by Jenna Park ’21
Published Oct. 10th, 2020
The world is facing an unparalleled crisis. On a scale not seen in over a century, a global public health epidemic is demanding a response with far-reaching implications on our economic, social, and political lives.
Keeping people safe is a priority. The COVID-19 crisis is at different stages across the globe. Countries have no choice but to adopt extreme safety measures. There is a constant need of awareness to social distance, wear a mask properly, and wash our hands.
Over the course of this year, new forms of activism for Black Lives Matter (BLM) grew, and a new sense of urgency was established by human rights activists. However, with increasing state government control over their populations, it threatens movements that are vital vehicles for social change.
Although this newfound pandemic has affected activists worldwide, we can even still see our own community working to find solutions. An example of this is Monty for Justice, a student/alumni-led organization founded in June 2020 that has the goal of localizing activism for the BLM Movement “amidst a national outcry against police brutality and systemic racism,” as the organization states on its website.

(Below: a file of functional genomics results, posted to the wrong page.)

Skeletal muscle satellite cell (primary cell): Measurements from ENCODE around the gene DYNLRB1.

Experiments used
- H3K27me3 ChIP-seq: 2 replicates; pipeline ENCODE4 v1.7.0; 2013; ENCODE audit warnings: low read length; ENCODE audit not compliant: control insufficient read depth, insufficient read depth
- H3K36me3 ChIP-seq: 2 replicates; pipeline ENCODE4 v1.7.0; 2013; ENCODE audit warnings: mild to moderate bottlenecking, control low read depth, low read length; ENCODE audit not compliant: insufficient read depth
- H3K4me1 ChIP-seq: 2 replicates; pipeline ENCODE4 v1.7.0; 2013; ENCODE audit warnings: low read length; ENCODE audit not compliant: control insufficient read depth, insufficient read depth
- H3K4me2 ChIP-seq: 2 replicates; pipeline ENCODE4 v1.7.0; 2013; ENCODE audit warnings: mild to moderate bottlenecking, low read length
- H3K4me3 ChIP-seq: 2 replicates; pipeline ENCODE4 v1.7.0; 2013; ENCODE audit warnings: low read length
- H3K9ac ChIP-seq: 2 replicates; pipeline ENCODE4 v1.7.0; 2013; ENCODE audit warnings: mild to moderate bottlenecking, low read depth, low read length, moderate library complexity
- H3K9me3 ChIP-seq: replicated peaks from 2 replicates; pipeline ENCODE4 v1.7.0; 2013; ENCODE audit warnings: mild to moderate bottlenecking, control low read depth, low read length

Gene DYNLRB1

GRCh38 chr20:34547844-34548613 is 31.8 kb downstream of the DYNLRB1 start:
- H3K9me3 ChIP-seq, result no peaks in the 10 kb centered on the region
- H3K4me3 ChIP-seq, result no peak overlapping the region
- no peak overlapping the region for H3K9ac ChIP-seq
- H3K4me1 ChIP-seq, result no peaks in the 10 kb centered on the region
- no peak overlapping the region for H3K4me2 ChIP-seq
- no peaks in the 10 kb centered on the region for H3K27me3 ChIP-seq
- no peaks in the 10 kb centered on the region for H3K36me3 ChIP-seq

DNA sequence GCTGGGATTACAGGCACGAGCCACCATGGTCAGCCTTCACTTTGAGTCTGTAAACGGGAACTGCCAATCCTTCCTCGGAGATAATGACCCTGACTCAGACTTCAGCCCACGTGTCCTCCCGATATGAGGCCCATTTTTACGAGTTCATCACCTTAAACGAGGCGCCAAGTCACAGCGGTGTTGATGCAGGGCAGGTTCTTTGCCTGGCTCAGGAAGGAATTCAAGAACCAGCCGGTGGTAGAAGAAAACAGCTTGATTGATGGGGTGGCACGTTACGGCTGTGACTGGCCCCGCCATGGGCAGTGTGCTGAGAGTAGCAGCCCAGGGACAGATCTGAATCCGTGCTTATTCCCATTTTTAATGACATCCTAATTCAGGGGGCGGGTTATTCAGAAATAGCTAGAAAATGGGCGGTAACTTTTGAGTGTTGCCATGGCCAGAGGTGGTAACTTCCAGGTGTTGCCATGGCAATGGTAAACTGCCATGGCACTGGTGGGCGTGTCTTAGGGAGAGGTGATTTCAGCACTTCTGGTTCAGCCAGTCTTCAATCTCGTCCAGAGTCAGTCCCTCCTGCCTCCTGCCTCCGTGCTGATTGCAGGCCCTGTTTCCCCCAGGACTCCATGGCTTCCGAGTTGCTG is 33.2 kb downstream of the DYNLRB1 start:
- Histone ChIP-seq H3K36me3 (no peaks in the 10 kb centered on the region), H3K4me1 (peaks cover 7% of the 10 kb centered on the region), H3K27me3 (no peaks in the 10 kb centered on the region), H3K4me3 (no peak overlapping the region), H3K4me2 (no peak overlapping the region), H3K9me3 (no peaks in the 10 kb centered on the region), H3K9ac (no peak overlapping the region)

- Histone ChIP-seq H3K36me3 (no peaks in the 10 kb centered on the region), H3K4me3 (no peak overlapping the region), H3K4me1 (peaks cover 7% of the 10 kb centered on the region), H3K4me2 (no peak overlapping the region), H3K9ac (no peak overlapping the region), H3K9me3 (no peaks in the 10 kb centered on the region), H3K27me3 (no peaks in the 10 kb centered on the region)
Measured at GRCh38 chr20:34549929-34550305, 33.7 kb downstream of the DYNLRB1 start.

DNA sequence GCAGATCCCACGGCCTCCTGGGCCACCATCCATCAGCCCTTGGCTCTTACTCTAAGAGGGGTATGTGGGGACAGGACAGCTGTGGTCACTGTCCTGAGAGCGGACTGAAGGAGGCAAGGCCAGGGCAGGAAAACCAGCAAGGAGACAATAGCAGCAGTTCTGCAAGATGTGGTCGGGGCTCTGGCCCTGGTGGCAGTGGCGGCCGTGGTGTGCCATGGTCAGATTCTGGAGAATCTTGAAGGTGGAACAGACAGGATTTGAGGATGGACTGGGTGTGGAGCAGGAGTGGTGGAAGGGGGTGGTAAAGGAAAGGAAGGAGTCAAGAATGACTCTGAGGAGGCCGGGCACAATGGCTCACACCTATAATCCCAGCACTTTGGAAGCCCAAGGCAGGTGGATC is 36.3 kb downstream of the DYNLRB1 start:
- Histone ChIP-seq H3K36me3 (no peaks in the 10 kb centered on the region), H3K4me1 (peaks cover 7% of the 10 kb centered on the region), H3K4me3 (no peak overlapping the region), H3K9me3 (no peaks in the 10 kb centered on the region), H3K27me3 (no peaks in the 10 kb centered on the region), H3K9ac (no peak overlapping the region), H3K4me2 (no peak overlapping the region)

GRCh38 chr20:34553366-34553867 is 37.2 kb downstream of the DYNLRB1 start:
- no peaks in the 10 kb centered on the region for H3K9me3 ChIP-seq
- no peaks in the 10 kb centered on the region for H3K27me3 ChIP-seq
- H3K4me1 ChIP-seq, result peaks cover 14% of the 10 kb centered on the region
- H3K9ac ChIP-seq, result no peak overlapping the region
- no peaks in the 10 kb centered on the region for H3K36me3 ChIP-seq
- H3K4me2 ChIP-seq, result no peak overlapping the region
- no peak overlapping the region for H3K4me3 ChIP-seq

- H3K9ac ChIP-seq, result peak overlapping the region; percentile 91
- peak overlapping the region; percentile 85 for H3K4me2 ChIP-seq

Monty for Justice held a peaceful protest for BLM on June 7th at Mill Pond Park. With strict social distancing guidelines and masks being required at all times, they led a successful and safe protest in our community. These measures took into consideration the widespread concern – not only locally, but also nationally – about the correlation between the spread of COVID-19 and protests.
However, there is some good news. Dr. Monique Tello, a physician at Massachusetts General Hospital, states, “We now have data showing that the COVID-19 infection rate among protesters has been remarkably low: 2.5% … with our overall infection rate continuing to decline.”
This mirrors the nationwide trend among protesters, and here’s why: protests have been held outdoors, and for the most part people have been wearing masks and maintaining social distancing. These findings prove that although it’s risky to hold massive protests across the globe, it is possible to follow the CDC’s (Center for Disease Control) COVID-19 rules and precautions while spreading awareness for human rights.